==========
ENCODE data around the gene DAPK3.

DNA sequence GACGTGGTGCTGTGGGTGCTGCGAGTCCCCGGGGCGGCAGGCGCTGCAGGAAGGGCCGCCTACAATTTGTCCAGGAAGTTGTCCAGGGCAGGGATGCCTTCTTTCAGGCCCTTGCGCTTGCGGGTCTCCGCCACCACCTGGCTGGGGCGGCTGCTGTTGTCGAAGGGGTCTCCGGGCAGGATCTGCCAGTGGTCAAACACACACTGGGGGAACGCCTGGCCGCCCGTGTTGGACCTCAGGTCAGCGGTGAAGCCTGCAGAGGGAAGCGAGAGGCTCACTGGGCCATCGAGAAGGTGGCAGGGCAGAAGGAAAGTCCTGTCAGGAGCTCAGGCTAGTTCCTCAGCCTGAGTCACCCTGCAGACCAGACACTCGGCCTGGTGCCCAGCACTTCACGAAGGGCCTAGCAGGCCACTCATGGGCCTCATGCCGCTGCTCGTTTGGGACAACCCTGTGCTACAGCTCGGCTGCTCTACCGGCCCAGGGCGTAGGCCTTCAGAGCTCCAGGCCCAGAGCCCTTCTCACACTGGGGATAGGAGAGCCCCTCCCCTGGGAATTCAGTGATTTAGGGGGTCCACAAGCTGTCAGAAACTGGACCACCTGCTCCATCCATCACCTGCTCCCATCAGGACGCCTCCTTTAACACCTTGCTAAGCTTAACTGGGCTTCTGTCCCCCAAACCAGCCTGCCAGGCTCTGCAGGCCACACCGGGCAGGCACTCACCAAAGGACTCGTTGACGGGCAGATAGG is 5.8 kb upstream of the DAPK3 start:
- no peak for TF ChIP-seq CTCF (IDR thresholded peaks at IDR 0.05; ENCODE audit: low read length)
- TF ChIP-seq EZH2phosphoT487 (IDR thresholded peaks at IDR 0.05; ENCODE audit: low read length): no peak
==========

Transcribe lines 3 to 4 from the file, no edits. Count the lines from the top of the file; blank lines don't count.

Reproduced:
- no peak for TF ChIP-seq CTCF (IDR thresholded peaks at IDR 0.05; ENCODE audit: low read length)
- TF ChIP-seq EZH2phosphoT487 (IDR thresholded peaks at IDR 0.05; ENCODE audit: low read length): no peak